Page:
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The urgency to cut methane from agriculture

Providing quality heating for our planet since 4 billion bc

Methane is not just another greenhouse gas. It's a greenhouse gas on steroids


times more powerful

than CO2

Scientists say that cutting methane is the most important thing we can do right now

to keep global heating under 1.5 degree Celsius

Methane has to be cut by


by 2030

The EU produces about 15 million tonnes of methane every year

that's the equivalent of 100 coal-fired power plants

Over half of these emissions come from animal farming

In the EU, the highest-emitting sectors are:








The EU has committed to cutting its methane emissions

"Today global methane emissions grow faster than at any time in the past. So cutting back on methane emissions is one of the most effective things we can do to reduce near-term global warming and keep 1.5 degrees Celsius. It is the lowest-hanging fruit"

European Commission President Ursula von der Leyen

The Global Methane Pledge commits to a


reduction by 2030

The EU is cherry-picking

The European Commission is ignoring the largest source of methane and is taking concrete actions only in the energy sector

Breeding breathing power plants

Farmed animals, especially cattle, represent 8 million tonnes of methane in the EU, the equivalent of 50 coal power plants


methane emissions are from enteric fermentation


from manure management

Measures in the livestock sector could reduce overall EU methane emissions by as much as 36%

Maximum reduction potential of EU emissions


Reduction measures of livestock methane emissions (maximum potential compared to EU total methane emissions):

Livestock sector






So what's the EU's beef with tackling livestock methane?

Putting the CAP on Capitalism

Farm lobby groups, major meat and dairy corporations are working hard to maintain the status quo: huge subsidies going to intensive factory farming

Reducing livestock Methane emissions is as easy as ABC


Regulating meat and dairy companies to ensure they reduce and report their methane emissions


Promoting the uptake of healthier diets with more plants and less and better meat and dairy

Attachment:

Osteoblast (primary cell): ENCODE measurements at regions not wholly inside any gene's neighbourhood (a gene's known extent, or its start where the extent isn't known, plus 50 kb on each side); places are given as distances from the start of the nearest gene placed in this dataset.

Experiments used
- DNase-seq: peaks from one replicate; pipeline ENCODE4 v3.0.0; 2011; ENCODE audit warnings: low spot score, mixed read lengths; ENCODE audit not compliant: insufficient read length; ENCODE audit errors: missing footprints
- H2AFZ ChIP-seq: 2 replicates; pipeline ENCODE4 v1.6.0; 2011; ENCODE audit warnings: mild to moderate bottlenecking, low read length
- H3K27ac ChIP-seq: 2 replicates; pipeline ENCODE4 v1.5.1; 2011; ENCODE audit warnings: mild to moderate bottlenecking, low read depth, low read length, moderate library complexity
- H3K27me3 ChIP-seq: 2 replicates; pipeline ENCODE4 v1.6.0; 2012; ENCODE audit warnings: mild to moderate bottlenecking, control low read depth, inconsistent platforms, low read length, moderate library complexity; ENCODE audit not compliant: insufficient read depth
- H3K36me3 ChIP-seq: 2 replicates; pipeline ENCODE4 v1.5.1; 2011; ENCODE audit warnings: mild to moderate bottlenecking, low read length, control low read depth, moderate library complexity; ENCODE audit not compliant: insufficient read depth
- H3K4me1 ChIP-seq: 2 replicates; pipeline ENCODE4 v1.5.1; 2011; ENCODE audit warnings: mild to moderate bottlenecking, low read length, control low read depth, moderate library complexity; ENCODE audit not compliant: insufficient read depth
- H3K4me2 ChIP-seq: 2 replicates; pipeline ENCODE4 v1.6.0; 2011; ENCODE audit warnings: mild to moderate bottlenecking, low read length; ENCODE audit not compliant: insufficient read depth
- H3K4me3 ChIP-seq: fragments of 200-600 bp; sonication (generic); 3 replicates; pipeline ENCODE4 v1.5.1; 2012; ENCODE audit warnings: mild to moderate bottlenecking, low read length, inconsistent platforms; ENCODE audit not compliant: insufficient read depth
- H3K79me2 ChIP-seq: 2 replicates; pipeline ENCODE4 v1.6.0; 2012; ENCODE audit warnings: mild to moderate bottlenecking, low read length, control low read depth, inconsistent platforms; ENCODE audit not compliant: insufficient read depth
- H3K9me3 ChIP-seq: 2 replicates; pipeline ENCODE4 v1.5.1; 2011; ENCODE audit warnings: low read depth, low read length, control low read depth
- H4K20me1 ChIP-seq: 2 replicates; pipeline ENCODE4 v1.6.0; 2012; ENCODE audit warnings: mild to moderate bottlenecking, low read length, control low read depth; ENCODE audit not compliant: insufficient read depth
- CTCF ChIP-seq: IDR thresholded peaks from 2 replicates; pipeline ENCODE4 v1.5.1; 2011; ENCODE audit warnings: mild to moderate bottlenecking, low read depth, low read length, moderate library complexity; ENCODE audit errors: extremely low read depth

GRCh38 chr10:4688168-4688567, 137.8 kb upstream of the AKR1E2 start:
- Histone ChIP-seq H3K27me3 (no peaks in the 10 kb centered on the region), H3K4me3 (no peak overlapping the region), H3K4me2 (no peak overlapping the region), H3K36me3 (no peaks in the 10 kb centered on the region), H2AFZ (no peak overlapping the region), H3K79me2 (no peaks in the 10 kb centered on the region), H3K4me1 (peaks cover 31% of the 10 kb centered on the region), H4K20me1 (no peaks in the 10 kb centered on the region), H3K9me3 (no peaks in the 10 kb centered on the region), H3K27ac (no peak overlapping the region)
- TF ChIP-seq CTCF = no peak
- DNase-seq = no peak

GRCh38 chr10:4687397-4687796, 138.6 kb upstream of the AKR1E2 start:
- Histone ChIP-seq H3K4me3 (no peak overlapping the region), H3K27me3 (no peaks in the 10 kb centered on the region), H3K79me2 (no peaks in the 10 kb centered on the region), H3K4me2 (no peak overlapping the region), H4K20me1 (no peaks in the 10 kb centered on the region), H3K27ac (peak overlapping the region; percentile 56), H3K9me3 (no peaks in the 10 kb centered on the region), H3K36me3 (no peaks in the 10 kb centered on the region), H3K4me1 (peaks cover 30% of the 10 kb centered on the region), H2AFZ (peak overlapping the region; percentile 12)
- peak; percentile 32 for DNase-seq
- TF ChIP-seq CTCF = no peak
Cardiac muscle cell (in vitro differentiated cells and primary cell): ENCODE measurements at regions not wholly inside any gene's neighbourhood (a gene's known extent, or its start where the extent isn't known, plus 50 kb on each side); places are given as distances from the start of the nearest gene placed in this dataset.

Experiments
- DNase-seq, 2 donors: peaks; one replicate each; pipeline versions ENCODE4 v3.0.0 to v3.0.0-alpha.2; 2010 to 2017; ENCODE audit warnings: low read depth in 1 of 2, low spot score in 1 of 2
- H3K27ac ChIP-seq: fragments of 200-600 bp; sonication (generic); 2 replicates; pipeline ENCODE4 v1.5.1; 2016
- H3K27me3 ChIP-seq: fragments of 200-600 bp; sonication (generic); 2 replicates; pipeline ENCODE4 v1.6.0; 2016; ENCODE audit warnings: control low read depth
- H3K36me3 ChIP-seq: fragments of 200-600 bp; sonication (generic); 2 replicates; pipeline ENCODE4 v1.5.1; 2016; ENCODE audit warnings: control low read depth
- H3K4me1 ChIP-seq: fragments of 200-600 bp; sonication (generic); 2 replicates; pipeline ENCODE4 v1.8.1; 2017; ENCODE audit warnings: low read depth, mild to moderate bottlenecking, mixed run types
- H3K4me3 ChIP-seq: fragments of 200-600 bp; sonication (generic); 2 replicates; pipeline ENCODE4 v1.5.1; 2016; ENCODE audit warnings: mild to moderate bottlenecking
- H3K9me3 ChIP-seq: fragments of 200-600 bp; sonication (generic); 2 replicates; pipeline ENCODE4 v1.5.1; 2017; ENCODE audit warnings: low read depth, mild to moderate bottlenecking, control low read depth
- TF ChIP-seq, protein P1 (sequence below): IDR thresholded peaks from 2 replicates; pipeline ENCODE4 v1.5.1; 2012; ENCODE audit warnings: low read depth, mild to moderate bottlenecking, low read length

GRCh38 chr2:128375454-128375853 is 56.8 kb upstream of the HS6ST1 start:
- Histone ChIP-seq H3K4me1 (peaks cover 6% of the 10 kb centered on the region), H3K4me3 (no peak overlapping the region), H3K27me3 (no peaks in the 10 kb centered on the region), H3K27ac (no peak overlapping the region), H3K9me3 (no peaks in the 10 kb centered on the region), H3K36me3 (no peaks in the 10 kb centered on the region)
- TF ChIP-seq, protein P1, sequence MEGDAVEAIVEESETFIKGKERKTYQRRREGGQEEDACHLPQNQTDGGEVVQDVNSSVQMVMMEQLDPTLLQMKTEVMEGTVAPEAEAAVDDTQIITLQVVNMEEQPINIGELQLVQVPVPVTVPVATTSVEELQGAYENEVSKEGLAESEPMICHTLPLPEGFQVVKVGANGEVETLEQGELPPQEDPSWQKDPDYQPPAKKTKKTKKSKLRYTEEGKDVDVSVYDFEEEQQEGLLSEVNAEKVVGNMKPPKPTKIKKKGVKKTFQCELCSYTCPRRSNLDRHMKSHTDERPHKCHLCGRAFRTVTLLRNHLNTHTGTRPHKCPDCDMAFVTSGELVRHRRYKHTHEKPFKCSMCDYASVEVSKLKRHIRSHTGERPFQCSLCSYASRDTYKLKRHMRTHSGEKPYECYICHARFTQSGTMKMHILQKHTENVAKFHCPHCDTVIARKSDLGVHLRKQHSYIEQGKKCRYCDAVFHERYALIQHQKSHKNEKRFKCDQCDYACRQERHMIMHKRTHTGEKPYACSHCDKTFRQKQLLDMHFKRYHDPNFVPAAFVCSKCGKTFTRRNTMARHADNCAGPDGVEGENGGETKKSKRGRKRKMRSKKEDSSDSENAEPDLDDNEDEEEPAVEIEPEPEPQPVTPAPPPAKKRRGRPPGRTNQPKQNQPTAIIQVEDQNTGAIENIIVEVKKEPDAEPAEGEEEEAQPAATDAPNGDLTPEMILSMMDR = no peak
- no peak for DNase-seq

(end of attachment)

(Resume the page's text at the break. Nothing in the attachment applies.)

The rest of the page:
Supporting more sustainable food production practices, such as shifting to agroecology

If the EU is to take its climate targets seriously, it can no longer ignore methane emissions from animal farming.

Tell the European Commission to act now

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Our climate system is on the brink of collapse, and we have a very limited window of opportunity to mitigate dangerous climate change.

The rapidly shrinking time frames for action mean that we must focus intensely on reducing methane.

Methane is the second most abundant greenhouse gas and one of the most powerful. Methane's global warming potential is 82.5-times stronger per mass unit than carbon dioxide (CO2) on a 20-year timescale, and 28-36-times more powerful over 100 years. Equally important is the time methane survives once released into the atmosphere. Unlike CO2, which stays in the atmosphere for centuries or even millennia, methane has a climate response of only about 12 years, after which it degrades to CO2 and water vapour.

Therefore, a rapid reduction in methane emissions will slow the rate of warming in the short term. The Intergovernmental Panel on Climate Change report indicates that the scale of any reduction in global methane emissions could decide whether global warming can be kept below 1.5 degree Celsius and whether tipping points, which would accelerate irreversible climate change, could be avoided.

In 2018, the IPCC said the world only had until 2030 to achieve the 1.5 degree Celsius temperature increase goal. According to UNEP's Global Methane Assessment, 45% of global methane emissions must be cut this decade to stay within this frame.


Priding itself as a climate leader, the EU, alongside the United States, spearheaded the "Global Methane Pledge" - an initiative launched at the 2021 UN Climate Conference (COP26) in Glasgow. More than 110 countries have committed to the Pledge so far and collectively signed up to the goal of "reducing global methane emissions by at least 30% from 2020 levels by 2030". In her speech announcing the Pledge, EU President von der Leyen stressed that cutting methane emissions is one of the most effective things we can do to reduce near-term global warming.

While the Pledge represents an important milestone, committing signatories adding momentum to the need to reduce anthropogenic methane emissions across all sectors, it falls 10-15% short of the cuts needed to firmly ensure consistency with the 1.5 degree Celsius target. In April 2021, using a business-as-usual baseline, the UN Environment Programme (UNEP) calculated in its Global Methane Assessment (GMA) that "global methane emissions must be reduced by between 40-45% by 2030 to achieve least-cost pathways that limit global warming to 1.5 degree Celsius this century".